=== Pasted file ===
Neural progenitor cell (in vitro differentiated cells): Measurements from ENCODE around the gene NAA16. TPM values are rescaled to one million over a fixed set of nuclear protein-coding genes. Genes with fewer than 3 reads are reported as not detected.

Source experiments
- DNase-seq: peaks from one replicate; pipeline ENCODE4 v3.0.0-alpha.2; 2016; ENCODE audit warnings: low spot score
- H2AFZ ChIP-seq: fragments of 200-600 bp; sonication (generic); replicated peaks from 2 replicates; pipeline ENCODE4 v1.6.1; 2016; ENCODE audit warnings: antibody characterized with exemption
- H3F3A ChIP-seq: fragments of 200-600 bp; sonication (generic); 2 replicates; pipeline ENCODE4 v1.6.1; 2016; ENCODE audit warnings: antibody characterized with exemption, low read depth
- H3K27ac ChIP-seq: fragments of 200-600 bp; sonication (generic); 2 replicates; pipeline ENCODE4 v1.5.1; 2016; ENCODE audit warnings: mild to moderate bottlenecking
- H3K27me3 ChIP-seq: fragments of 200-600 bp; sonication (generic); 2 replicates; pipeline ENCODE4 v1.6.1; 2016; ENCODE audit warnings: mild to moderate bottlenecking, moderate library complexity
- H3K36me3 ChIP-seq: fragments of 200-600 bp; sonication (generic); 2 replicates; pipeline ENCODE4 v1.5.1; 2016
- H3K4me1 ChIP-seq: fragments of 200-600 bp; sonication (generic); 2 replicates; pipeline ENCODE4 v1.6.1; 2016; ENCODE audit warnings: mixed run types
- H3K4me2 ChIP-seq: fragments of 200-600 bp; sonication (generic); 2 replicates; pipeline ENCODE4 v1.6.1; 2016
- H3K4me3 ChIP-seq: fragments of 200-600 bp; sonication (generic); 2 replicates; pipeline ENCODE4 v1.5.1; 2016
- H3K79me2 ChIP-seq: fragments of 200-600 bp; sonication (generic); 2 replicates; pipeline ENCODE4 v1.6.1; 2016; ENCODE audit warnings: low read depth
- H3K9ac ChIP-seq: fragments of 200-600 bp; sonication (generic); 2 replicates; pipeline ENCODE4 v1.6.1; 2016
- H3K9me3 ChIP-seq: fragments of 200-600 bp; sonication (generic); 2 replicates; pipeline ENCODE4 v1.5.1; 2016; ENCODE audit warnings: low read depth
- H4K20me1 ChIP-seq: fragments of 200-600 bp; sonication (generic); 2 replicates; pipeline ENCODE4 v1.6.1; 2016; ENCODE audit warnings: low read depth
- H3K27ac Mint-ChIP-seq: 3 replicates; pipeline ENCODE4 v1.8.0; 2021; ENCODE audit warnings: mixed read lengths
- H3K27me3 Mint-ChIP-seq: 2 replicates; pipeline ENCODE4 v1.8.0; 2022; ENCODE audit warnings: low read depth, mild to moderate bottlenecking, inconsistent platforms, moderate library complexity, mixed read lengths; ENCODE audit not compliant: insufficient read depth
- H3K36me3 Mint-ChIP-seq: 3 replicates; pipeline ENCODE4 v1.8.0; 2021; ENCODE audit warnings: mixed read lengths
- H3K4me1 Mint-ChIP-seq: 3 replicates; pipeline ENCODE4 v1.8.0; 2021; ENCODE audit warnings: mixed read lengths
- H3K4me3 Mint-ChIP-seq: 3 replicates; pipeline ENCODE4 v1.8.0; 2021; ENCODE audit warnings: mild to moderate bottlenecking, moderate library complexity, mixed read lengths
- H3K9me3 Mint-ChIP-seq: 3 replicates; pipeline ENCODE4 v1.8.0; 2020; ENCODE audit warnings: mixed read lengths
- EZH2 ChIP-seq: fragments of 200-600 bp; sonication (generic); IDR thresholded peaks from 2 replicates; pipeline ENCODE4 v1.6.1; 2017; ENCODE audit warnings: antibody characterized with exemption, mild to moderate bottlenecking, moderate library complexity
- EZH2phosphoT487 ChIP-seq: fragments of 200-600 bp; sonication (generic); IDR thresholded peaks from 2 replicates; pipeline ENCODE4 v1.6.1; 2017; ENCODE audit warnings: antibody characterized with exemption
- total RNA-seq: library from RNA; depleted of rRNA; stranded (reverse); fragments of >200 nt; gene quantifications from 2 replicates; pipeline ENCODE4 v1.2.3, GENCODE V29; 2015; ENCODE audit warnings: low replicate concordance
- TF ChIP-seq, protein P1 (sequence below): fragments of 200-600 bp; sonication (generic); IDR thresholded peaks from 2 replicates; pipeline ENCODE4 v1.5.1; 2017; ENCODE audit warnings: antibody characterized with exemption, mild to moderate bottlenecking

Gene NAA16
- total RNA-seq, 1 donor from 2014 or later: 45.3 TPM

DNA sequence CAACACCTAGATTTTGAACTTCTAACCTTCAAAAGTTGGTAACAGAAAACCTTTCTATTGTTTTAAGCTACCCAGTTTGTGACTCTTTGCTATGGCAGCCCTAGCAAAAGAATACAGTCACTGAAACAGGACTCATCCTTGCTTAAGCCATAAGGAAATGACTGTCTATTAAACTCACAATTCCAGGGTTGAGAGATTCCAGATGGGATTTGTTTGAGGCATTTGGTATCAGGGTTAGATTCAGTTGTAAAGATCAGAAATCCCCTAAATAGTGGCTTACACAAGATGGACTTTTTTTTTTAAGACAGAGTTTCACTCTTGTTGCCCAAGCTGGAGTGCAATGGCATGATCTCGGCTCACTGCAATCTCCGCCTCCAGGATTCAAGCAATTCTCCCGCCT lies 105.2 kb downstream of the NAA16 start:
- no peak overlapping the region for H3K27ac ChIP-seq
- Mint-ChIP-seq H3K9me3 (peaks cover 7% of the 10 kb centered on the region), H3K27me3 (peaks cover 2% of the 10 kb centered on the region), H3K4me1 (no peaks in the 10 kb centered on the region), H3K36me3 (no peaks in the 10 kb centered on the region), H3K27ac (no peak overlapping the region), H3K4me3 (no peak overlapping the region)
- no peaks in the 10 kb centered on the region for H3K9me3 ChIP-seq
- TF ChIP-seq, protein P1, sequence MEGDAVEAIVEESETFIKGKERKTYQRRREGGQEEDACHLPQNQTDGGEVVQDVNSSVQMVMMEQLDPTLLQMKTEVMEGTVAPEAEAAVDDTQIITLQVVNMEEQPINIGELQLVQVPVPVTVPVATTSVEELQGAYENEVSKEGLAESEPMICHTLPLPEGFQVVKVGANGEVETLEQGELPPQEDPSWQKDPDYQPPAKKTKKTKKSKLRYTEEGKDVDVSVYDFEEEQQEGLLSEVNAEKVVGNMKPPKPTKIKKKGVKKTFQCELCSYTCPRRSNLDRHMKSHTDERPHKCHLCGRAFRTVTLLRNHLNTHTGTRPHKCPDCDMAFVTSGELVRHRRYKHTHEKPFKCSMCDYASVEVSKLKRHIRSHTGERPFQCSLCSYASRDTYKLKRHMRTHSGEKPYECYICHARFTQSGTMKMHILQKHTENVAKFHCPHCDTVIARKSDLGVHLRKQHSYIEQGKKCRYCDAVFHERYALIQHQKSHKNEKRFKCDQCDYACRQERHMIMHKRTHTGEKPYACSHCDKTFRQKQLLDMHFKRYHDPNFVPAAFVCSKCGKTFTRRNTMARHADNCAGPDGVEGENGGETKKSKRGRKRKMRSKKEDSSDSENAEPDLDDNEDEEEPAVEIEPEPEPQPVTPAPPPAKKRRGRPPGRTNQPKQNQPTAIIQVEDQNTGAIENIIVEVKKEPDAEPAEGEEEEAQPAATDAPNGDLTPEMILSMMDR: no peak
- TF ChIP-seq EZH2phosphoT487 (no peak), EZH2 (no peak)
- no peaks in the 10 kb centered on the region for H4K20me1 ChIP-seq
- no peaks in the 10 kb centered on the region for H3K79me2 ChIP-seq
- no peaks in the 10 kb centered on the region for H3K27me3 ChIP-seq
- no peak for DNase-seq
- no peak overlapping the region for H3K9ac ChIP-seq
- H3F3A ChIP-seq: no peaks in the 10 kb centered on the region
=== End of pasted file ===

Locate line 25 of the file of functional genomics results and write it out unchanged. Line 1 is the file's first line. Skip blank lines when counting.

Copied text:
- TF ChIP-seq, protein P1 (sequence below): fragments of 200-600 bp; sonication (generic); IDR thresholded peaks from 2 replicates; pipeline ENCODE4 v1.5.1; 2017; ENCODE audit warnings: antibody characterized with exemption, mild to moderate bottlenecking